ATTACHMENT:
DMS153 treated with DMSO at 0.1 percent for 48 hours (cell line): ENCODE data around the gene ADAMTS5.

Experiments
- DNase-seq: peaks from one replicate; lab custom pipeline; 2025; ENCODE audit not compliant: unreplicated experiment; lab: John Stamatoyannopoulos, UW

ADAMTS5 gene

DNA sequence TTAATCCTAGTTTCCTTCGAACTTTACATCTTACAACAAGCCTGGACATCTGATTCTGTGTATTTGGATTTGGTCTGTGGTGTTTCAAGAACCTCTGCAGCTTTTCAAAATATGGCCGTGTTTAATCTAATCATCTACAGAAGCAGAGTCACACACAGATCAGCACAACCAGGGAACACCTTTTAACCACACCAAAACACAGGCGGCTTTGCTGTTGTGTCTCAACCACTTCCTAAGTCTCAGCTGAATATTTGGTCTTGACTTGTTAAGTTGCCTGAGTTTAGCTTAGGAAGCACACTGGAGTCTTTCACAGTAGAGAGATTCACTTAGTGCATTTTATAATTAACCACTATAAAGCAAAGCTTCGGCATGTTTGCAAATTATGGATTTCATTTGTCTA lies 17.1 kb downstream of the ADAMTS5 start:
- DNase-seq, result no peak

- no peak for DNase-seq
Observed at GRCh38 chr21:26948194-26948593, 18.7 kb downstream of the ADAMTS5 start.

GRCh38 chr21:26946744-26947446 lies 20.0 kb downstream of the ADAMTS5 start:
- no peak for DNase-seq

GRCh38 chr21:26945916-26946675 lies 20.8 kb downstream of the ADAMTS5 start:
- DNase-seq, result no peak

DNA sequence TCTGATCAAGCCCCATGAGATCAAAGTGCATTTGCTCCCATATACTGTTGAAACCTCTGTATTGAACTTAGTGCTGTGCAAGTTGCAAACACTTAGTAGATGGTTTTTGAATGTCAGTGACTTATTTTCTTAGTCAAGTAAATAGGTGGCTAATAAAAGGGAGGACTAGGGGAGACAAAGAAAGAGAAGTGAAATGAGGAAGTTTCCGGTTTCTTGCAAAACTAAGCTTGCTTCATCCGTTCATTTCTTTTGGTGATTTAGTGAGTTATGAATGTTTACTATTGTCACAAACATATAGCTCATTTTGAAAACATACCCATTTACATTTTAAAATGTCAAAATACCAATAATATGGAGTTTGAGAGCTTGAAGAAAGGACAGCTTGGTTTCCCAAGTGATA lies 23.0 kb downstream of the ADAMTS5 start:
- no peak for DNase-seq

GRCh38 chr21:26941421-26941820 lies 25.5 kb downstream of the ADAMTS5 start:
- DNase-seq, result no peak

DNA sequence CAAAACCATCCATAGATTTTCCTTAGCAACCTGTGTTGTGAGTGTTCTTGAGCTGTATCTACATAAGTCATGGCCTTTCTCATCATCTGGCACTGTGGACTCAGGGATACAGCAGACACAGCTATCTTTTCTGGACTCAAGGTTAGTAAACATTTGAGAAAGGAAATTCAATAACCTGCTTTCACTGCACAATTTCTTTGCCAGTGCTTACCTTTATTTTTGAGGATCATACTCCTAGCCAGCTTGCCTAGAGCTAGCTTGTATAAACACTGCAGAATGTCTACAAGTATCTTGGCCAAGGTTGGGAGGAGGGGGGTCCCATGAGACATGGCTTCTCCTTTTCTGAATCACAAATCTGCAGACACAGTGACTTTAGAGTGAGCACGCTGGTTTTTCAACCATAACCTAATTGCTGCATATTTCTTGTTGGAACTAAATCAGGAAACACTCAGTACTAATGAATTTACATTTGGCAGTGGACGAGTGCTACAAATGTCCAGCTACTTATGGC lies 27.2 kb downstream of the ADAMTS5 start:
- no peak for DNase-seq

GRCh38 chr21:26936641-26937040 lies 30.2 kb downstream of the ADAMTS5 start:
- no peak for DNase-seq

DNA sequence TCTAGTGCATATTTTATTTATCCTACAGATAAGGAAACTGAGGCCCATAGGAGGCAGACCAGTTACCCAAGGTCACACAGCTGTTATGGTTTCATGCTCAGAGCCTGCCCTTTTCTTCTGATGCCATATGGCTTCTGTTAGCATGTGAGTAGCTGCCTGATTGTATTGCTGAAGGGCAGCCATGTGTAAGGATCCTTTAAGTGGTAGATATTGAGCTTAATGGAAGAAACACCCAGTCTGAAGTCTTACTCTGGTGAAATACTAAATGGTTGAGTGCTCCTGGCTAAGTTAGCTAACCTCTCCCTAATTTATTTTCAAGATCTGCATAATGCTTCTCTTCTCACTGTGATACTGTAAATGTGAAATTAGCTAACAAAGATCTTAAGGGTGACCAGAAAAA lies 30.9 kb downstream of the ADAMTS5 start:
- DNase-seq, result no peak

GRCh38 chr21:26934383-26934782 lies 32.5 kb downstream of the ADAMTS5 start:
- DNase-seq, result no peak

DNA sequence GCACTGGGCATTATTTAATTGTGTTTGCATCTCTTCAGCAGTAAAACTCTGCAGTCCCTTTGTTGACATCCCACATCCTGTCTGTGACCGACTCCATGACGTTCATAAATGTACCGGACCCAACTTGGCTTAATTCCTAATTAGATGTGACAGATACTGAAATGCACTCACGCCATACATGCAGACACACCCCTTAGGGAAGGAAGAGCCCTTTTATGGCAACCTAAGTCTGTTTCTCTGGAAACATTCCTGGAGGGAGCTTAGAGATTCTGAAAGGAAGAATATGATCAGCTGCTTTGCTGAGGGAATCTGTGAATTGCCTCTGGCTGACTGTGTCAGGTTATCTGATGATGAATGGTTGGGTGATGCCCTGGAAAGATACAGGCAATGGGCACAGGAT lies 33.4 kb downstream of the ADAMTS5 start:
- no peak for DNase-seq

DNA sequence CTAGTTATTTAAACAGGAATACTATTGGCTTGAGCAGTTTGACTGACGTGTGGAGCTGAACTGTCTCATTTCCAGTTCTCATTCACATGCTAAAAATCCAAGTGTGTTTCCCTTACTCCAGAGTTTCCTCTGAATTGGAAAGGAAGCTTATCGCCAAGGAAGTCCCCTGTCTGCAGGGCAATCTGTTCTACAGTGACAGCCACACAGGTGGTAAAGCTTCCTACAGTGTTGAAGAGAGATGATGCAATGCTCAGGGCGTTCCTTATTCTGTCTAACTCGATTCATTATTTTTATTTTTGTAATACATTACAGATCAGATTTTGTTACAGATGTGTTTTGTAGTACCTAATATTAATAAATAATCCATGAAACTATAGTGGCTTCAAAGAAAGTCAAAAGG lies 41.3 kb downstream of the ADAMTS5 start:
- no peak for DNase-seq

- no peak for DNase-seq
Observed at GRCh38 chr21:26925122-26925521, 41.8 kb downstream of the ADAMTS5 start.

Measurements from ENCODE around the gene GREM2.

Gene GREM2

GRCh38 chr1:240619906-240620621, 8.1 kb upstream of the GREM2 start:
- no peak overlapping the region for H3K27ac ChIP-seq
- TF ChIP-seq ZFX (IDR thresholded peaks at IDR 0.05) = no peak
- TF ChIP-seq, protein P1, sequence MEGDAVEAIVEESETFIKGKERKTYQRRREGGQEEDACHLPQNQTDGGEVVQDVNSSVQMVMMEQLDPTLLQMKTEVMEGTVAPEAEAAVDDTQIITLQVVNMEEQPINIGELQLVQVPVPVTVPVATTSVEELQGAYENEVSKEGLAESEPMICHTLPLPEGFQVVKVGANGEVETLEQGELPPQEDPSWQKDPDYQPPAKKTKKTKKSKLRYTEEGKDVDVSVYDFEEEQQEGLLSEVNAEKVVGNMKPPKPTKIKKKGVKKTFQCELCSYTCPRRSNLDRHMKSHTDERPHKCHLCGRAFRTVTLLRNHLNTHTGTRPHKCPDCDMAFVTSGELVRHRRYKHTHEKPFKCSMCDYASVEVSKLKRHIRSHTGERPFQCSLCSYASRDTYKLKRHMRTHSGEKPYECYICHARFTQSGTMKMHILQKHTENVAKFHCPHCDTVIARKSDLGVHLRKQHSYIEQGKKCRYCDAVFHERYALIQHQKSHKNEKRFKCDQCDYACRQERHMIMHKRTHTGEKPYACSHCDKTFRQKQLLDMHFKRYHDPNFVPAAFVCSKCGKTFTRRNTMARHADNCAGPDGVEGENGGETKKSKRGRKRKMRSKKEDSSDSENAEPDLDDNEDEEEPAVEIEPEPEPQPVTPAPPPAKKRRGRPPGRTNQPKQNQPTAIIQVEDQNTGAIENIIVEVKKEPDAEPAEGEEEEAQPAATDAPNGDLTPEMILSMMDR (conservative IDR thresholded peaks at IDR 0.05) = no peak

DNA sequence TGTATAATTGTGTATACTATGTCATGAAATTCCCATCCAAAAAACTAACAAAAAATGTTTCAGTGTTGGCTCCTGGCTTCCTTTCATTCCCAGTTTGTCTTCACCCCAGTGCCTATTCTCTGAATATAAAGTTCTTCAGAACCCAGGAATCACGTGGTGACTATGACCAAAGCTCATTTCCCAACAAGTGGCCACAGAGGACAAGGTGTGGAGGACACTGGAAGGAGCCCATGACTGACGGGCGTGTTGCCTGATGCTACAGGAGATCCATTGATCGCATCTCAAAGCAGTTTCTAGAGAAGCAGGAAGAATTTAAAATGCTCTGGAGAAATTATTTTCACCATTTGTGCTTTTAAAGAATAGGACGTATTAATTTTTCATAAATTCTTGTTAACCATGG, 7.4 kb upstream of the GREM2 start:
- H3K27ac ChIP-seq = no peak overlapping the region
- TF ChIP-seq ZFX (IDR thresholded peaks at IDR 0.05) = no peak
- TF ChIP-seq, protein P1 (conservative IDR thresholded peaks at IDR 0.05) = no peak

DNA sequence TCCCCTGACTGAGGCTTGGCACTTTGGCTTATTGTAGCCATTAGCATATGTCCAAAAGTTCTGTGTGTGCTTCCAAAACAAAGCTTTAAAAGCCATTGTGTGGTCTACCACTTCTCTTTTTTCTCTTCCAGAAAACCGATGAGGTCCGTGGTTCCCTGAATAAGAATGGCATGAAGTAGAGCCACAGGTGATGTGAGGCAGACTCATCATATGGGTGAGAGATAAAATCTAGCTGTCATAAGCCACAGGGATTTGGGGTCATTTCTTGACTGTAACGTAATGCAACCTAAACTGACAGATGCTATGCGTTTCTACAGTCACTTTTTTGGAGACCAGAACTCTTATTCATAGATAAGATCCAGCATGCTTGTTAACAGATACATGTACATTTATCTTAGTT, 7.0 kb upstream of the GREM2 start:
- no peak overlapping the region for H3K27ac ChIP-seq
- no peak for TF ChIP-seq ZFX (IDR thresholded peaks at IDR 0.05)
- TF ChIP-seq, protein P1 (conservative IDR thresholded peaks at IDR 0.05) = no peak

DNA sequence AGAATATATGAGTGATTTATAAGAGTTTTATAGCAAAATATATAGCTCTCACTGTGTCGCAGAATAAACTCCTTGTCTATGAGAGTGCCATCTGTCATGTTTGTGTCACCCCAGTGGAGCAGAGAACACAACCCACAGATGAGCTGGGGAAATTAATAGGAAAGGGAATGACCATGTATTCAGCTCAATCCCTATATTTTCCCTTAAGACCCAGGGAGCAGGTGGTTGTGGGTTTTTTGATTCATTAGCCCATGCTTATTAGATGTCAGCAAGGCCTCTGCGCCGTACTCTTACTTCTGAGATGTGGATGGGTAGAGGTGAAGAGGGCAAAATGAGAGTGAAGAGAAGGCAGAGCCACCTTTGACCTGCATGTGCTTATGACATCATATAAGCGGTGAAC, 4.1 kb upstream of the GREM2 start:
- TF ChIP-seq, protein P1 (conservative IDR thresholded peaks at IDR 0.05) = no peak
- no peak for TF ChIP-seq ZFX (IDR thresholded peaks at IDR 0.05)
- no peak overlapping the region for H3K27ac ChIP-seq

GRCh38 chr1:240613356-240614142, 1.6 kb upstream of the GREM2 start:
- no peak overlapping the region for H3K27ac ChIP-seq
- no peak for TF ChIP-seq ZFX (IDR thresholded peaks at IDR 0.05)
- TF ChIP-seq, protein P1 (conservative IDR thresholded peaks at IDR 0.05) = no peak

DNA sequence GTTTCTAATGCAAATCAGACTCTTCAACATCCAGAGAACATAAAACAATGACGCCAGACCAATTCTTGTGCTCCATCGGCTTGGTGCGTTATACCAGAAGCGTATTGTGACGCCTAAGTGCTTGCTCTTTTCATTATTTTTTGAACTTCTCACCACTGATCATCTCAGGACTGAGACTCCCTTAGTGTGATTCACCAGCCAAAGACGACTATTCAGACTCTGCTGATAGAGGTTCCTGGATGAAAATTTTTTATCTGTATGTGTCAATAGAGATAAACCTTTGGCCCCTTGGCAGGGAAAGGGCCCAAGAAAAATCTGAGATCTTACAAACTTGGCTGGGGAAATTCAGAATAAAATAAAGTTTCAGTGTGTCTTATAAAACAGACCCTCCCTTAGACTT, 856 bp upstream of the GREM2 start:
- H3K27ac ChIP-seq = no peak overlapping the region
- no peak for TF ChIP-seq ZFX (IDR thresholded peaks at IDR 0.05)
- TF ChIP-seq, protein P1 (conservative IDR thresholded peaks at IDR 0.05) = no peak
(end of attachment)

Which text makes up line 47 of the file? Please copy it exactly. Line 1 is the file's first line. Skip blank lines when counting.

- no peak for TF ChIP-seq ZFX (IDR thresholded peaks at IDR 0.05)